Seasons of life

A tribute to Amy Polk

by Mairi Breen Rothman, CNM

On April 29th of this year, an amazing life was cut short when Amy Polk was struck by a vehicle while crossing a street in downtown DC.  At 42, Amy Polk was truly in the prime of her life: A devoted wife and passionate mother of two boys, and an active community organizer who also held a 9-5 job and danced inIMG_8648eb_swordsBW.jpg a fabulous belly-dancing troupe, Amy was a tireless, unfailingly positive advocate for the advancement of women in engineering and a woman’s right to choose the birth she desires.  She was a beam of light into her family, her community and church, and the world of birth advocacy.  And while Amy’s professional and community accomplishments are many, in her final days, she was putting her energy into the creation of a birth center.

I first met Amy at a meeting that was held by the Takoma Birthing
Circle, which later became the Birth Options Alliance (BOA).  The
meeting was held by over 60 people in response to the closing of the
Maternity Center in Bethesda, which followed on the heels of the
closing of the Takoma Women’s Health Center.  Amy had delivered her own
two children at the Maternity Center, and was passionately committed to
preserving that option for other women. The BOA was formed by a
frustrated community of women and men who saw the local options for
midwife-attended birth dwindling away, and Amy was right there among
them.  She lent her considerable energy to the work the BOA did to
galvanize grass roots support for a family rally in Annapolis, for a
bill to change the regulation which required Maryland nurse-midwives to
have a written Practice Agreement signed by a physician in order to
practice in Maryland–a requirement that does not exist in Virginia or
DC.  The regulation is now changed, thanks in no small part to the BOA,
and Amy was a crucial part of that effort, which is now setting a
precedent for several other states.

After the rally in Annapolis, Amy began talking about starting a
freestanding birth center in Takoma Park.  She began to talk about this
idea to anyone who would listen, and soon the idea was well on its way
to becoming a reality.  Amy took a workshop on how to start a birth
center, joined the American Association of Birth Centers as a
Developing Birth Center member, and began talks with Washington
Adventist about putting the center, which she named Seasons of Life
Women’s Health & Birth Center, on the current campus of the
hospital when it moves up Route 29. For the past two years I had been
helping Amy as her midwife advisor, and it was quite astonishing to
watch as the plans for a birth center began to crystallize under her
direction.  In the past year, Amy had collected a dynamic group of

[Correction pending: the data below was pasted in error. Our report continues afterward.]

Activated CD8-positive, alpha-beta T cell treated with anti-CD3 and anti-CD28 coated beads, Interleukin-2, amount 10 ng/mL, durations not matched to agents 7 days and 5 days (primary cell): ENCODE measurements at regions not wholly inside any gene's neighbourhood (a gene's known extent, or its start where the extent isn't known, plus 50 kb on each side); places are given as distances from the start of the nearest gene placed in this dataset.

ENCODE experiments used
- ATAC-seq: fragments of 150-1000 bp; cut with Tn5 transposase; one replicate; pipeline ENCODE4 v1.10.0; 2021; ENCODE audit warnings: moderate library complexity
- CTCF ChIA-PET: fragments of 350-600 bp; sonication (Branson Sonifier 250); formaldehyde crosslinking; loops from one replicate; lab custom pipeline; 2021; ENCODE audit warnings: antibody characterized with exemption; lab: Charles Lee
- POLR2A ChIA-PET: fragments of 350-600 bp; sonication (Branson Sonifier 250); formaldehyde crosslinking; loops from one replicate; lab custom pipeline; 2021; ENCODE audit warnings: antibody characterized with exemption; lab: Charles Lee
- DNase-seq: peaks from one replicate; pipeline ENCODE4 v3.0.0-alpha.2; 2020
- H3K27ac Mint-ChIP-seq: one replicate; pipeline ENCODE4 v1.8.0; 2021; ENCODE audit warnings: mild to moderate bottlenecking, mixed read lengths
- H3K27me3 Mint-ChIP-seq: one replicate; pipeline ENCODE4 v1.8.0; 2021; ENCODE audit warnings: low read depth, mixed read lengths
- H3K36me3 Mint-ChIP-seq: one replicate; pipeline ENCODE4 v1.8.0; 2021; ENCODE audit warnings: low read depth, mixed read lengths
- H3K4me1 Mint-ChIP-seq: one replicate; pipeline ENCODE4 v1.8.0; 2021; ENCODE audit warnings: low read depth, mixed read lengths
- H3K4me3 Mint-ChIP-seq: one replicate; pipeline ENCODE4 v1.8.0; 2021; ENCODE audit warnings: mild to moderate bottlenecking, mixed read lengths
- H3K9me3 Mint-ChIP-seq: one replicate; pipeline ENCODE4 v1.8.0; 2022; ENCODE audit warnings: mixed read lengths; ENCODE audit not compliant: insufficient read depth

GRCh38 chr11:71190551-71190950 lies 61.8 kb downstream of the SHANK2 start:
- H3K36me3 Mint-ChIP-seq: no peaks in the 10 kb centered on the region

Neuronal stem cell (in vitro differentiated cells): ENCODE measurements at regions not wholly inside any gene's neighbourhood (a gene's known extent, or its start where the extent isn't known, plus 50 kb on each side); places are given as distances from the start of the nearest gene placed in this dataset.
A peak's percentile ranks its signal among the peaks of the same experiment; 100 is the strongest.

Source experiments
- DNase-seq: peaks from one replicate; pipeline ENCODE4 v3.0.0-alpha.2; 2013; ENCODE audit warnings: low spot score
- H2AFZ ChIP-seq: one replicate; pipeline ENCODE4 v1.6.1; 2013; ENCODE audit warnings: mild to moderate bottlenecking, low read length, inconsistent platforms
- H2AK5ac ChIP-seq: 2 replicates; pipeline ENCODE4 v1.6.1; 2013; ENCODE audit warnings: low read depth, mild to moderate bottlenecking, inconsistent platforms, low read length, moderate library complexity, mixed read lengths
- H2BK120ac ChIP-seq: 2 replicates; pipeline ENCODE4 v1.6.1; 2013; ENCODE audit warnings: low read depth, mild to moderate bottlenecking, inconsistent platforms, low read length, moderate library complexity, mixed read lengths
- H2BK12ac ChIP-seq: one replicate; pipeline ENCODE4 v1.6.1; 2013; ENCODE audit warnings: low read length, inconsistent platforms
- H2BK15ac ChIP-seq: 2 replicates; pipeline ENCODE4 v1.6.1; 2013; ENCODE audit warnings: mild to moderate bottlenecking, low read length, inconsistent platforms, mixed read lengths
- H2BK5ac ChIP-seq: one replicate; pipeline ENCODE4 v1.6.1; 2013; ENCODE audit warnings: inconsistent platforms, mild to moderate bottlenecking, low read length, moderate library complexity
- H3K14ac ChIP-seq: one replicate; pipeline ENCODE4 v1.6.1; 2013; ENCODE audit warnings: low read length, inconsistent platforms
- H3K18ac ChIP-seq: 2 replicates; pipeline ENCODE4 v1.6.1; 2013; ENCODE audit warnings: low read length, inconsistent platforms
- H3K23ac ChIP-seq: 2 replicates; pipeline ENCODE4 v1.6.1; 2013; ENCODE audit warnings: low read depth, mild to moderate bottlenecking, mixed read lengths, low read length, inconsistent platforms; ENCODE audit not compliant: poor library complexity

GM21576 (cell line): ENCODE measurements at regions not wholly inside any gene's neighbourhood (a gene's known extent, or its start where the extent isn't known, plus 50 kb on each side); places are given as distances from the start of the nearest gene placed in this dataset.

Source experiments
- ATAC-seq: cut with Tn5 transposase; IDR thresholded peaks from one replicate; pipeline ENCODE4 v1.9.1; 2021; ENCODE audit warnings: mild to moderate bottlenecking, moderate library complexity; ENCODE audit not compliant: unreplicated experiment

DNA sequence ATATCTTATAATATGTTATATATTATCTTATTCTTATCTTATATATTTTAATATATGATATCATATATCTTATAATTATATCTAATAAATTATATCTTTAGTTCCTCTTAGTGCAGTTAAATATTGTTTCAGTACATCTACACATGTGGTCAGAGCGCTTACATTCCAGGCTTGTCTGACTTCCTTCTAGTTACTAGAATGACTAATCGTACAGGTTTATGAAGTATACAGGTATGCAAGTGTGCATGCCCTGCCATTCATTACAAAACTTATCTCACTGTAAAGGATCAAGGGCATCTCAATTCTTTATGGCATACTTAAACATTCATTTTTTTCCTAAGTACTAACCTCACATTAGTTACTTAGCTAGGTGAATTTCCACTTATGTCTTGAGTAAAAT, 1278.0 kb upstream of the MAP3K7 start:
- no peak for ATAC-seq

leaders into a Board of Directors for the Center, and was putting the
finishing touches on her application to make the center a 501(c)3
before her death.

For those who worked most closely with her, she was the rudder in our
journey, the one who pointed the way and urged us to row, and row
harder, and not be discouraged by the rough spots but to just do
whatever was the next step.  We will be hard-pressed to carry on
without her, but are committed to honoring her legacy through the
triumph for all women and families when the birth center she envisioned
opens it doors.   As her husband John Robinette said, “We miss Amy
terribly.  She was my partner, a beautiful wife and mother to our two
wonderful children. She meant so many things to so many people, but the
best way to remember and honor her life is to support her vision of a
birth center.”

Amy will be sorely missed by her husband John, her two sons, a brother and her parents..

Donations can be made to Seasons of Life (www. through paypal, or mailed to
Lisa Pratt, Treasurer, Seasons of Life, 8609 Spring Creek Ct.,
Springfield, VA  22153.

The service for Amy Polk will be Friday June 18 at 2 pm. The service
will be held at the Unitarian Universalist Church of Silver Spring,
10309 New Hampshire Avenue, Silver Spring MD 20903

1 Comment on "Seasons of life"

  1. Barbara Goodrich-Dunn | June 19, 2010 at 1:08 am |

    I was a member of one of Amy’s many worlds-her dance troupe, and although I knew that Amy was deeply involved in the Birthing Movement, I never understood while she was living how powerfully and effectively she was committed to
    so may things. She was a Renaissance woman, deeply involved in the Feminine and yet able to navigate in what has just recently been a man’s world. Hat’s off to you Amy. Your life, though short, was a great success!

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